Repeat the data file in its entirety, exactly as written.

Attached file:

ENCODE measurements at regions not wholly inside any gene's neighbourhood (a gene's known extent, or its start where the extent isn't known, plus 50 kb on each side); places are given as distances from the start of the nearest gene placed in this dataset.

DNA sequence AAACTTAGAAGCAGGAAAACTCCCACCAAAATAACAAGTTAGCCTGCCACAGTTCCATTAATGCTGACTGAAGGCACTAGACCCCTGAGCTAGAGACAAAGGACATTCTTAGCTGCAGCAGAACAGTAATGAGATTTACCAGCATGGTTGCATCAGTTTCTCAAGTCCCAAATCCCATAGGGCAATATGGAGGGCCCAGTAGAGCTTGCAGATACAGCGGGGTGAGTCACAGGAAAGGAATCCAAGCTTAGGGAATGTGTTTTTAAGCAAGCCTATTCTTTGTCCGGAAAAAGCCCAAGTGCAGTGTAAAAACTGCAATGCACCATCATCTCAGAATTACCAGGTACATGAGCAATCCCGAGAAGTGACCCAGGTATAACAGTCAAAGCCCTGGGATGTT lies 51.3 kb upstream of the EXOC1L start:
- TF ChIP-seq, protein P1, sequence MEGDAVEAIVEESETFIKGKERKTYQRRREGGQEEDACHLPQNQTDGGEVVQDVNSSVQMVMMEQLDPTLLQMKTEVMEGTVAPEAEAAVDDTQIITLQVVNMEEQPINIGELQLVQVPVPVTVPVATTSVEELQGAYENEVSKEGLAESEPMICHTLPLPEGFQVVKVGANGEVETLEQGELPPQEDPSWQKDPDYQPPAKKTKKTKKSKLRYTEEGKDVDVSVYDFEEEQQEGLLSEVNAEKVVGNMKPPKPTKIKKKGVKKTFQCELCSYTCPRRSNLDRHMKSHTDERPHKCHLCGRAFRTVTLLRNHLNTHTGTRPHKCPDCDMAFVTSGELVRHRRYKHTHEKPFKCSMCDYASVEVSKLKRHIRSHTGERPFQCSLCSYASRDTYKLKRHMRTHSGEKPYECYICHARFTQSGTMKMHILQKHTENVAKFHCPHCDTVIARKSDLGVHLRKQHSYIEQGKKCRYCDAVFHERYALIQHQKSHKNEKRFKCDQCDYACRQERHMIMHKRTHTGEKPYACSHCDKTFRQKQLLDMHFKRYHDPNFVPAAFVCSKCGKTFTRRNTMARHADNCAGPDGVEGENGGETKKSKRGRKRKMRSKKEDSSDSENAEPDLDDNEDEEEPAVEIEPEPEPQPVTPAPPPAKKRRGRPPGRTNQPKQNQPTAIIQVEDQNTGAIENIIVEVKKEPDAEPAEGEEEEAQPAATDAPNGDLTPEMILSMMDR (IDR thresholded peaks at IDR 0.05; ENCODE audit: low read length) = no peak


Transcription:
ENCODE measurements at regions not wholly inside any gene's neighbourhood (a gene's known extent, or its start where the extent isn't known, plus 50 kb on each side); places are given as distances from the start of the nearest gene placed in this dataset.

DNA sequence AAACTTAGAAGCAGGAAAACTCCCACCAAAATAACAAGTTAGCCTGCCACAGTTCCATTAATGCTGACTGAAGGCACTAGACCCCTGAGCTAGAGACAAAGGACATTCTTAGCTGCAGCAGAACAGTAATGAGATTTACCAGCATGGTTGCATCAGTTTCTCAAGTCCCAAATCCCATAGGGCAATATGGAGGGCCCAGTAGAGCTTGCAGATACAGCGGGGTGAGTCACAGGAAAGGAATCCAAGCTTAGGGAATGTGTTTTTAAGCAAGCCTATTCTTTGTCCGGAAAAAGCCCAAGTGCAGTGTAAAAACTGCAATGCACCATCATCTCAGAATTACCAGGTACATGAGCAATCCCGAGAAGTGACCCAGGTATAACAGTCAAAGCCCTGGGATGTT lies 51.3 kb upstream of the EXOC1L start:
- TF ChIP-seq, protein P1, sequence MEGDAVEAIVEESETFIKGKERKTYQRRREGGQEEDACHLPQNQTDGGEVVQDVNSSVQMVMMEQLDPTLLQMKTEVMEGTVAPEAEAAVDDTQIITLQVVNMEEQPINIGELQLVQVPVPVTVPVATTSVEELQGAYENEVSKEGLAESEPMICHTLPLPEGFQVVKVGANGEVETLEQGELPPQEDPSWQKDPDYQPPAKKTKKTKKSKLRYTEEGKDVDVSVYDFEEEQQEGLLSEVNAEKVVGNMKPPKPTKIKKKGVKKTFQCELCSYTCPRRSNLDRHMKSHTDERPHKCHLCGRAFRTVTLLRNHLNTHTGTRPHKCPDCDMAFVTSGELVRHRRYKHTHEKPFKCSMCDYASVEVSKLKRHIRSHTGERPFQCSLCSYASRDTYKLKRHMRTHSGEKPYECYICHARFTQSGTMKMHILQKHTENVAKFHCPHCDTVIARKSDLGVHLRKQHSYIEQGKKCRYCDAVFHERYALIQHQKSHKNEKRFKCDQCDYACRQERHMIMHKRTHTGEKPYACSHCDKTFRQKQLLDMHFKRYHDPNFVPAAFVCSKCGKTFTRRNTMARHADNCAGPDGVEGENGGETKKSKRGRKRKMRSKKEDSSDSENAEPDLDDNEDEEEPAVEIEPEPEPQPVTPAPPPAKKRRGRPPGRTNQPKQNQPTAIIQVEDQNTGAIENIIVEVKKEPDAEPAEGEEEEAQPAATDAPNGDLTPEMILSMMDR (IDR thresholded peaks at IDR 0.05; ENCODE audit: low read length) = no peak